What Is a Food Desert?

Do you love vegetables? I sure do, and I’m fortunate enough to have a farmers’ market and four well-stocked grocers within five miles of me. In other words, I don’t live in a food desert.

Food deserts are regions of the country where residents do not have ready access to a grocery store. While they can be conceptualized in several different ways, the bottom line is that people can’t easily get fresh, healthy food. That has ominous implications for public health policy, which is why many people are worried about this issue.

The term “food desert” actually originates in the 1990s, when British researchers first began to identify the issue and explore its ramifications. When Michelle Obama entered the White House in 2009 and made healthy food a core cause, she popularized the idea in the United States. The first lady stressed that to improve outcomes for American youth, we needed to ensure that they had access to plentiful healthy food.

The United States Department of Agriculture maintains an atlas of food deserts in America. The agency examines several different factors when deciding what counts as a “food desert.”

The first is how far people have to travel to reach a store, as well as how many stores are located in a given area. Researchers also look at public transit — if there’s a store within a mile, but you have to walk, that’s weighed differently than one in a town with a bus line. Another major factor is community income. Household data can provide additional insight, including family income and number of personal vehicles.

This research into American food deserts has uncovered a number of important findings.

First, they’re found in both rural and urban areas. Second –and this may come as no surprise — they’re more common in low-income communities and communities of color, demographics that tend to overlap. Third, there’s a particularly high concentration in the South. There’s also a strong correlation between food deserts and the incidence of diet-driven illnesses, such as cardiovascular disease and diabetes.

Some people argue that the USDA definition may actually be making the problem seem less serious than it is. For example, stores classified as “groceries” in the agency’s metrics may only have limited food supplies, and little to no fresh food. Furthermore, that food could be overpriced and in poor condition. People with allergies and food restrictions may also struggle to find something to eat in a region that superficially appears to meet the needs of residents.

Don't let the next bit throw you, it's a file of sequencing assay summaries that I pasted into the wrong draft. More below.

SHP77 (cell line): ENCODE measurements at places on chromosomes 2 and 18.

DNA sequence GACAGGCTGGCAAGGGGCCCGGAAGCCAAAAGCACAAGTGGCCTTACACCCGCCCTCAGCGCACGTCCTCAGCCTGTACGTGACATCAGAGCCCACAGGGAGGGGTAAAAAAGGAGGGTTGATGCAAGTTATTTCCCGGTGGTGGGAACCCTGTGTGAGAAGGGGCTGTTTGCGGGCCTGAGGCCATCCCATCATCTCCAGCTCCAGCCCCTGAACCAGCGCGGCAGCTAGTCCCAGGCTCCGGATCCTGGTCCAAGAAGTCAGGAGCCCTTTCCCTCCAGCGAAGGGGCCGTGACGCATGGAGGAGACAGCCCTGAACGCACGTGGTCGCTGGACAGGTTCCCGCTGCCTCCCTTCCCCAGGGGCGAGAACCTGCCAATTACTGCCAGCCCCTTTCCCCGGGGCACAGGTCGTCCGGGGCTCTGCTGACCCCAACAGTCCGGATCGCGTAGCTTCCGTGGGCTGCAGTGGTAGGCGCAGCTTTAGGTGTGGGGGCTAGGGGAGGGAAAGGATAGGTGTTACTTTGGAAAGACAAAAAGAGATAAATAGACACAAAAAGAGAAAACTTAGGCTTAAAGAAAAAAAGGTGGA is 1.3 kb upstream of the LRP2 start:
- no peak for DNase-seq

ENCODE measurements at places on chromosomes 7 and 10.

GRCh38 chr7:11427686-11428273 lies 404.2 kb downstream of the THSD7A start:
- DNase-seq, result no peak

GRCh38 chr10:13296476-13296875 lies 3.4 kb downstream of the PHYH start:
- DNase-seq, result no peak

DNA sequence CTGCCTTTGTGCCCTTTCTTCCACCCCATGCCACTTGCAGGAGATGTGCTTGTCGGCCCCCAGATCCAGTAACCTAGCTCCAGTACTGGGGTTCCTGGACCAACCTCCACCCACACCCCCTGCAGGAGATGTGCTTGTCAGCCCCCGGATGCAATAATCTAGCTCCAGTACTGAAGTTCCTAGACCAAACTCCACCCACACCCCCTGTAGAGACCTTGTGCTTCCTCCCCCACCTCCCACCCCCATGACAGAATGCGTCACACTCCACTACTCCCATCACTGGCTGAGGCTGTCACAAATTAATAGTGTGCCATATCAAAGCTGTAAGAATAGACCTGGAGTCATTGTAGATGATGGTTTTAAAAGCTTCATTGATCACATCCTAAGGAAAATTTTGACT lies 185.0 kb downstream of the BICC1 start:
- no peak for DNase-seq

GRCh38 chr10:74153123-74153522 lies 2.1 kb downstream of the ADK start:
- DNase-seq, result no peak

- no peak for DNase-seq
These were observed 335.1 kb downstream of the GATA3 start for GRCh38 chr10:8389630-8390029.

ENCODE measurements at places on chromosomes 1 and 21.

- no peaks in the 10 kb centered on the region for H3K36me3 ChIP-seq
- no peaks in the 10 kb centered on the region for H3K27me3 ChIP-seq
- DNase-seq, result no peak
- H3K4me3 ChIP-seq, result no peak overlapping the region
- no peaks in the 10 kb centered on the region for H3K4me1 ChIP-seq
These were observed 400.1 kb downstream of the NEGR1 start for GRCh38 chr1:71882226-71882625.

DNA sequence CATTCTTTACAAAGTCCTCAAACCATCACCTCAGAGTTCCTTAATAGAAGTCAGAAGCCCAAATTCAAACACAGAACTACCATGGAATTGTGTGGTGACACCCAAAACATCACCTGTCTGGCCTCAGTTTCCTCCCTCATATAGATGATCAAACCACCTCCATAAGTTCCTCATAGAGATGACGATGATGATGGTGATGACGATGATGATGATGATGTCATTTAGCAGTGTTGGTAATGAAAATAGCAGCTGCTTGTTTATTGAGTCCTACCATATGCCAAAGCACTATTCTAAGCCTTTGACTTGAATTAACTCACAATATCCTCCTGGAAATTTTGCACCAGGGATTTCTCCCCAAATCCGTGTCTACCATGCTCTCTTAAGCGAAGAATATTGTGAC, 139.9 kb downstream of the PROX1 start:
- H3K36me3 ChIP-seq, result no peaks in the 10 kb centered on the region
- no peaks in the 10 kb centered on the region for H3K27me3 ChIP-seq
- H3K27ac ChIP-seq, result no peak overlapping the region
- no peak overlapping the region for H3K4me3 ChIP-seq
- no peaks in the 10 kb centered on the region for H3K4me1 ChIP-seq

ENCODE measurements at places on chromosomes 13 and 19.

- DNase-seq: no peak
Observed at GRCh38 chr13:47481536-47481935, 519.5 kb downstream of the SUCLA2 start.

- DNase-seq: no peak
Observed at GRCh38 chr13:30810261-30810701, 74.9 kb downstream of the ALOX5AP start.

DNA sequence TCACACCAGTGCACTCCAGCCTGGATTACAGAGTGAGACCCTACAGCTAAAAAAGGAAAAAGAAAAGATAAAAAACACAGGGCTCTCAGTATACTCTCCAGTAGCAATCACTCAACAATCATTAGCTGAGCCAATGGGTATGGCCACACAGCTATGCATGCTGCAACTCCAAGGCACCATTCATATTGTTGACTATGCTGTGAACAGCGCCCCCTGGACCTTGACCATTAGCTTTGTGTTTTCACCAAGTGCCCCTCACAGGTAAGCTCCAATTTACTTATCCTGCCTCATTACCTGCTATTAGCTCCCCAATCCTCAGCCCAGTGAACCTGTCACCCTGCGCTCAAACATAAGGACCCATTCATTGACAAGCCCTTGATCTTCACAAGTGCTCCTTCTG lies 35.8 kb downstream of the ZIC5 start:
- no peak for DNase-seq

It’s also important to be aware that the fix for food deserts isn’t as simple as “build a grocery store” or “make convenience stores expand their offerings” or “bring in a farmers’ market.” Researchers note that people who live in food deserts have adapted their lives around these circumstances – and they may not know what to do when faced with fresh produce.

Instead, residents need nutrition education programs to get familiar with different fruits and vegetables and the ways to cook them. Nutrition education can also help people make evidence-based choices about what to eat.

Other critics argue that the health problems in low-income communities can’t be fixed with a nice kale salad. They emphasize that low-income communities have poor health because of factors like constant stress, economic segregation, poverty and other things that diet won’t fix.

Thus, public health interventions certainly should feature fresh food, but also take a more holistic look at communities to learn about their unique health care needs — and address them.

Photo credit: Cristina

81 comments

Jerome S
Jerome S3 months ago

thanks

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Jim V
Jim Ven3 months ago

thanks for sharing.

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Marie W
Marie W6 months ago

Thank you for sharing.

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Lisa Zilli
Lisa Zilli7 months ago

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Janis K
Janis K7 months ago

Thanks for sharing.

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Joan E
Joan E8 months ago

I heard a teacher on the radio trying to explain the word ripe to her students who live in an urban food desert. None of the local stores sold fresh fruit. The teacher tried the example of a green banana that hadn't turned yellow yet. The best the kids could figure was that "ripe" meant the fruit hadn't grown enough.

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Ann B
Ann B8 months ago

thanks for sharing

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Philippa P
Philippa Powers8 months ago

Thanks.

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